Facts about the Indonesian Economy

This blog provides you with facts about the Indonesian economy, it’s diversity and strengths, it’s industrial growth and the effect of COVID-19 on the economy.

ECONOMY

The Indonesian economy is the largest economy in Southeast Asia and is a member of the G20 group of the world’s fastest-growing economies. It is the sixteenth largest country in terms of nominal GDP, and in 2020 Indonesia shipped as estimated US$163.3 billion worth of goods around the world. This being said, the average daily wage in 2021 is $7.87. This varies depending on the province in which you live. The lowest daily minimum wage is in Yogyakarta at  US$5.19, and the highest daily wage is in Jakarta at US$12.99 per day.

TOURISM INDUSTRY

In 2019 the top five international tourists visiting Indonesia were from Malaysia (2,980,753), China (2,072,079), Singapore (1,934,445), Australia (1,386,803) and Timor Leste (1,178,381). In 2019 there were 16,106,954 visitors, but because of the COVID-19 Pandemic in 2020, this number dropped to 4,052,923, a 75% drop. This same story is shared by many countries around the world.

The average income from international source in 2019 was US$1,145,640. this amount was cut drastically in 2020 because of the pandemic and many resort areas in Indonesia, such as Bali and Lombok were badly hit by this unfortunate turn if events.

Facts about the Indonesian Economy

Indonesia has something to offer all visitors, families, singles, couples, groups, seniors, and even couples wishing to marry. Many come to Indonesia especially to get married, as the tropical atmosphere and natural settings are magical and beautiful and something that will never be forgotten.

Australian Tourists

Australians prefer to vacation in New Zealand, but their second choice is Indonesia where they love snorkeling, diving, hiking, sightseeing and enjoying the many cultural events. Indonesia is very close to Australia. A flight of only 1 to 2 hours will get you directly into any one of the many international airports in the country. Australians have a special fondness for Indonesians because their military was given protection, friendship and resources during Japanese occupation of Indonesia in World War II. Many Australian lives were saved and many life-long friendships developed, and Australians have never forgotten this help in their time of need.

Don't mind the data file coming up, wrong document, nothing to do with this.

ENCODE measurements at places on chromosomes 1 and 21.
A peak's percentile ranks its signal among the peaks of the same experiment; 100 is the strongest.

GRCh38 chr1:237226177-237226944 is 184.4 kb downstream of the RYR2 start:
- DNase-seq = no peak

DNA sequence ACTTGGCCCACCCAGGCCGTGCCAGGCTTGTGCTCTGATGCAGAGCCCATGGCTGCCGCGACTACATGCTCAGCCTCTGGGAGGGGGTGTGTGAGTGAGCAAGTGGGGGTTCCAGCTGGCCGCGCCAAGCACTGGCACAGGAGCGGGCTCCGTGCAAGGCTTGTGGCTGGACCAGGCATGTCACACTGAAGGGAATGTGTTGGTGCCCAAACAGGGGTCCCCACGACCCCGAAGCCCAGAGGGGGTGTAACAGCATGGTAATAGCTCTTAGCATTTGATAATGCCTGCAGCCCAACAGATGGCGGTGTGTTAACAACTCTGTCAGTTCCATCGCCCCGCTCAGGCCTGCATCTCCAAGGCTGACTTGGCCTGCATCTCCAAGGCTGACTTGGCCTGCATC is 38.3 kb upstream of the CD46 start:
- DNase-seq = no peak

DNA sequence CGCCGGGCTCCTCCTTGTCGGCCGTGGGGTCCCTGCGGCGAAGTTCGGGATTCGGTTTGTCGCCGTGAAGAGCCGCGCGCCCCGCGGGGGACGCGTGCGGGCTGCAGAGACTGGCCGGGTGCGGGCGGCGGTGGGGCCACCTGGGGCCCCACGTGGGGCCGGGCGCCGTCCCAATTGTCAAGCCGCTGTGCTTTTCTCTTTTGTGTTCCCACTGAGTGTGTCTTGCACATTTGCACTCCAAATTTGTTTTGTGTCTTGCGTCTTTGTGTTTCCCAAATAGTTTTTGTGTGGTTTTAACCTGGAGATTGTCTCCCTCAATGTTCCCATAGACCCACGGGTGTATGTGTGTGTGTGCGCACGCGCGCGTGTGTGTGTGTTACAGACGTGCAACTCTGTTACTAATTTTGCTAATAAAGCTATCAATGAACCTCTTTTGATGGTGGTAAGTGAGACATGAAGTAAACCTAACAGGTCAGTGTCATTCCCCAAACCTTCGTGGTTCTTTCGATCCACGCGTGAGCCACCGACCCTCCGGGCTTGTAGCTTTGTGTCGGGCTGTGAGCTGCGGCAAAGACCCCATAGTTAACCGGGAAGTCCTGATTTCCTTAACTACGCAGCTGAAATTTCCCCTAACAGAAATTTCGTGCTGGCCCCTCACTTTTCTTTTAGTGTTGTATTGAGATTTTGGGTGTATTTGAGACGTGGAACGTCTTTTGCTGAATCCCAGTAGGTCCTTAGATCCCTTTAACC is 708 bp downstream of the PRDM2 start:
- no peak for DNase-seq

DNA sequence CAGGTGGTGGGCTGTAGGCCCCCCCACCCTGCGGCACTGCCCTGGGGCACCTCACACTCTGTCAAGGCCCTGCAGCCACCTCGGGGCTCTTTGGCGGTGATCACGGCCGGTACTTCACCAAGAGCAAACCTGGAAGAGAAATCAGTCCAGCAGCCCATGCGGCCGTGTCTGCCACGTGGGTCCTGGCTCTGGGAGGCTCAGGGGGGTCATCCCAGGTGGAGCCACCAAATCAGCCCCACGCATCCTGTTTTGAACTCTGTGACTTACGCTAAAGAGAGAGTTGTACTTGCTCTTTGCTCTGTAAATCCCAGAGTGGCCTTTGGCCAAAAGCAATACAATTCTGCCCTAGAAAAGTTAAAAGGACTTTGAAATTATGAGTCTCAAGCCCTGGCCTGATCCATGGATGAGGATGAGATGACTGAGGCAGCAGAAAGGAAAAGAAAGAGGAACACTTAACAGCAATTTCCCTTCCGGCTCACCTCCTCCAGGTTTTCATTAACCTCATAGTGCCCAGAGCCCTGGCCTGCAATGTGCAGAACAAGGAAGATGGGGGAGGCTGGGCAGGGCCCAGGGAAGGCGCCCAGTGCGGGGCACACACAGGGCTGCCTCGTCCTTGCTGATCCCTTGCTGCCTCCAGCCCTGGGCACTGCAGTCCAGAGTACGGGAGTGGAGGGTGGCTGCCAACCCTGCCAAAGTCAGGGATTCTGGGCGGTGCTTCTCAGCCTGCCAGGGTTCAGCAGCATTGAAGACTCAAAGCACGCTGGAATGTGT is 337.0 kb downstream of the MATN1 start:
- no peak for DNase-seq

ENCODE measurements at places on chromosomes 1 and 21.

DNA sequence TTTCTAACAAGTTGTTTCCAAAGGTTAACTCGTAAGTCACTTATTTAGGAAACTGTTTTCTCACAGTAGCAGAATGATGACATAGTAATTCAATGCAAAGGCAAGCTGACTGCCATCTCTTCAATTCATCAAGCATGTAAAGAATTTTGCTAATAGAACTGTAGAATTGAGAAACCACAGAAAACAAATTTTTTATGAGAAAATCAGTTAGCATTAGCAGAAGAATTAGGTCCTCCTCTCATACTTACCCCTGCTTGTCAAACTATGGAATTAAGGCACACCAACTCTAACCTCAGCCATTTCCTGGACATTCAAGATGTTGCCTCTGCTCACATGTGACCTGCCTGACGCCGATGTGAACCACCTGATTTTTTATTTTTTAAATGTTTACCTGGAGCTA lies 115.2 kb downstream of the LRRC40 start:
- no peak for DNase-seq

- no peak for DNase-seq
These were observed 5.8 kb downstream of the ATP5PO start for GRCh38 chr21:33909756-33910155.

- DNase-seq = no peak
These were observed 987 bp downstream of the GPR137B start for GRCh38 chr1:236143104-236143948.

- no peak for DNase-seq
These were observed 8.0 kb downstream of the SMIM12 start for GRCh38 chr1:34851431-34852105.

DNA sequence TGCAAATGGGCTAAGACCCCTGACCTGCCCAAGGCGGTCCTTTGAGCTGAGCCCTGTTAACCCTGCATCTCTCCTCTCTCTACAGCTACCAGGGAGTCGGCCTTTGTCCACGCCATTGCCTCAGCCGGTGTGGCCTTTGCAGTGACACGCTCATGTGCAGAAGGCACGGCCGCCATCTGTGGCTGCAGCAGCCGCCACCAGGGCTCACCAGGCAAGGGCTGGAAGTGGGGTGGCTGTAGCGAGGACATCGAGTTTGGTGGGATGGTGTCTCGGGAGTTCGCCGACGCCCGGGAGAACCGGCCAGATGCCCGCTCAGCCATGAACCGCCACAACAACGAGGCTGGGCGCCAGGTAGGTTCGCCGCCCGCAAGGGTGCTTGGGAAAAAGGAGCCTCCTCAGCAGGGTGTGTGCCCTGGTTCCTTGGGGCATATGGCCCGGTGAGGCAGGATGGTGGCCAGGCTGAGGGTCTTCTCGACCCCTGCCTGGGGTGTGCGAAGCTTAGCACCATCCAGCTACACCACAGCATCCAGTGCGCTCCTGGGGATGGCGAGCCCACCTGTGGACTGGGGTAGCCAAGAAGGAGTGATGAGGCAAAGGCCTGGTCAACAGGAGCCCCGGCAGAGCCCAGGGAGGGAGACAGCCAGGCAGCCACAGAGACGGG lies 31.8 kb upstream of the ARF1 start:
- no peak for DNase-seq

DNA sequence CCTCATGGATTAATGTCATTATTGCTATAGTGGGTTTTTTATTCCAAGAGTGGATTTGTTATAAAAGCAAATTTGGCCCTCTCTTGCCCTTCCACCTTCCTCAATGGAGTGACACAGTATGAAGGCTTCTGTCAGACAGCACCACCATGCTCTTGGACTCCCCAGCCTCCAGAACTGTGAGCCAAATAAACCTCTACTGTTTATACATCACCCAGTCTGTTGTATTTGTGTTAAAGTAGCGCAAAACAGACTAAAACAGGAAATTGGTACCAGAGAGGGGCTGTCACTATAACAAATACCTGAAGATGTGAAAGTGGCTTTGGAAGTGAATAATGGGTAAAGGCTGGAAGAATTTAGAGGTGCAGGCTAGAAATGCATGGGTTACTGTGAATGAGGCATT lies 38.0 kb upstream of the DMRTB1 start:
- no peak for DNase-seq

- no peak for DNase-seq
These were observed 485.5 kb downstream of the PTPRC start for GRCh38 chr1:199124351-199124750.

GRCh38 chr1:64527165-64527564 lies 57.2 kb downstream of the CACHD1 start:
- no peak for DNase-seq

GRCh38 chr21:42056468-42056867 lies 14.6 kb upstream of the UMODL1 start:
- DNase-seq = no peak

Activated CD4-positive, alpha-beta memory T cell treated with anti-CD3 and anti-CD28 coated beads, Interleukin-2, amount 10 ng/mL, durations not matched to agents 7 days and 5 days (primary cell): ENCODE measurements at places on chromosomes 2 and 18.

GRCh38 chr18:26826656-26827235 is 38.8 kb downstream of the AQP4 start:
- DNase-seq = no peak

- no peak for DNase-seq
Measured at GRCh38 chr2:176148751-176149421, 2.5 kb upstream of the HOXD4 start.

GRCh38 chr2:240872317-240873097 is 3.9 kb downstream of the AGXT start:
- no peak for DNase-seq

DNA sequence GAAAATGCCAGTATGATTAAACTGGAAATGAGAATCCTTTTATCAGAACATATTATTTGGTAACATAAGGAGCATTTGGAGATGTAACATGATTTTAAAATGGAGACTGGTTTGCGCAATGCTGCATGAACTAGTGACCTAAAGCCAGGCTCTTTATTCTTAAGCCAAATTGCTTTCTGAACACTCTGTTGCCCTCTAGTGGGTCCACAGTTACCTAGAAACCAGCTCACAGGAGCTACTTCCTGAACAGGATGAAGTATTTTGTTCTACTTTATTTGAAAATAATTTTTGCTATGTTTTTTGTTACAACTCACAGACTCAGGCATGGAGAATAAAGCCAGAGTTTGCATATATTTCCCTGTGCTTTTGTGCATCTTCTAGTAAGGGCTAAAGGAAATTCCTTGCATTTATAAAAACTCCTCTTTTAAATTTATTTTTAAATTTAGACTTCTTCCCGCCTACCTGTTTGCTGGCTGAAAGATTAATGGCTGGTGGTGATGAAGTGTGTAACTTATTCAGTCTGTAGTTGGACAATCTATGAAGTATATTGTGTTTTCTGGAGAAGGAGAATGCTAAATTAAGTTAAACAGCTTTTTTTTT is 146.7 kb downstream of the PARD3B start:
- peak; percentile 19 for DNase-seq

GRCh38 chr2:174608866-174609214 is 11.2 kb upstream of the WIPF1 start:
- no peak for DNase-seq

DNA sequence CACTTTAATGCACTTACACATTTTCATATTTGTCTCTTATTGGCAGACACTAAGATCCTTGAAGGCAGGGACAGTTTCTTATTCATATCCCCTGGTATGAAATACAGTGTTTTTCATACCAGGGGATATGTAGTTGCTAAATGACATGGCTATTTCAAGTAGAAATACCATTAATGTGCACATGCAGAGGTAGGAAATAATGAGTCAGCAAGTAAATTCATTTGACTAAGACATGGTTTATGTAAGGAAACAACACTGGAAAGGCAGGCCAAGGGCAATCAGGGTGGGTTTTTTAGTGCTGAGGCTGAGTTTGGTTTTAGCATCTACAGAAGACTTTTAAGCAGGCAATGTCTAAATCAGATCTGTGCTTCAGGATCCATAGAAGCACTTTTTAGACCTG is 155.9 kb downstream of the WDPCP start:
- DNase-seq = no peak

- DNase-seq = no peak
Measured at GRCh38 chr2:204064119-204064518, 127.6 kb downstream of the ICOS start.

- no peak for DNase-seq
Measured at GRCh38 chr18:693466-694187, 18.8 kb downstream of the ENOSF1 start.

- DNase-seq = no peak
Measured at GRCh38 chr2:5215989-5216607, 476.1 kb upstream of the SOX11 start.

Indonesia has something to offer all visitors, families, singles, couples, groups, seniors, and even couples wishing to marry. Many come to Indonesia especially to get married, as the tropical atmosphere and natural settings are magical and beautiful and something that will never be forgotten.

couple in beautiful sunsetBali is a favorite as its economy has been built around tourism for many years, and architecture, culture and friendliness of the people is world-renowned There are many fantastic resorts on Bali island as well as in many other parts of the country. The eastern islands in Nusa Tenggara provinces are more primitive, but cultural, natural wonders and cost are well worth the excursion into this less traveled part of the country. Additional information related to tourism can be found at these two blog sites: Beautiful Places to see in Indonesia, and Tropical Island Clothing- the clothes you choose for your vacation.

Mining Industry

The production of minerals such as coal, copper, gold, silver, tin, bauxite, and nickel are still very active in Indonesia due an abundance of these resources. Other major exports include: petroleum gas, iron ferroalloys, natural rubber, stainless steel items, industrial fatty acids and alcohols, and cars.

Gold, Copper and Silver

Grasberg Mine, PT Freeport IndonesiaGold, Copper and Silver from the Grasberg Mine located in the Puncak Jaya district of Papua has the largest reserve of gold and the second largest reserve of copper in the world. The mine has a massive workforce of 19,500 daily laborers.

The mine used to be 90.64% owned by Freeport-McMoRan (FCX) but in 2018 the government negotiated an extension of the permit and was able to gain 51.23% ownership. The permit allows PT Freeport to conduct exploration, mining and production in two blocks: Block A being 11,100-hectare (27,400-acre) in size, and Block B 167,000 ha (413,000 acres) in size. The open pit in Block A is approximately 3 km in diameter. 

In 2016 the mine produced 1,063 billion pounds of copper, 1,061 million ounces of gold and 2,900 million ounces of silver.

Coal

Coal Mining in Indonesia is ranked 4th among the world’s top 10 coal and mining producers. The mining concession covers an area of approximately  90,000 hectares in three districts of East Kalimantan also known as Borneo.

The largest coal mining company is Bumi Resources (the largest), Adaro Energy (the second largest), Arutmin, Delta Dunia Makmur, Indika Energy, Berau Coal, Kaltim Prima Coal, and Kideco Jaya Agung.

In 2018 alone, Bumi Resources is estimated to produce 90-96 million tonnes of coal; Adaro Energy targets to yield 54-56 million tonnes; Delta Dunia Makmur aims to produce 50 million tonnes, and Indika Energy expects to have a coal output of up to 34 million tonnes.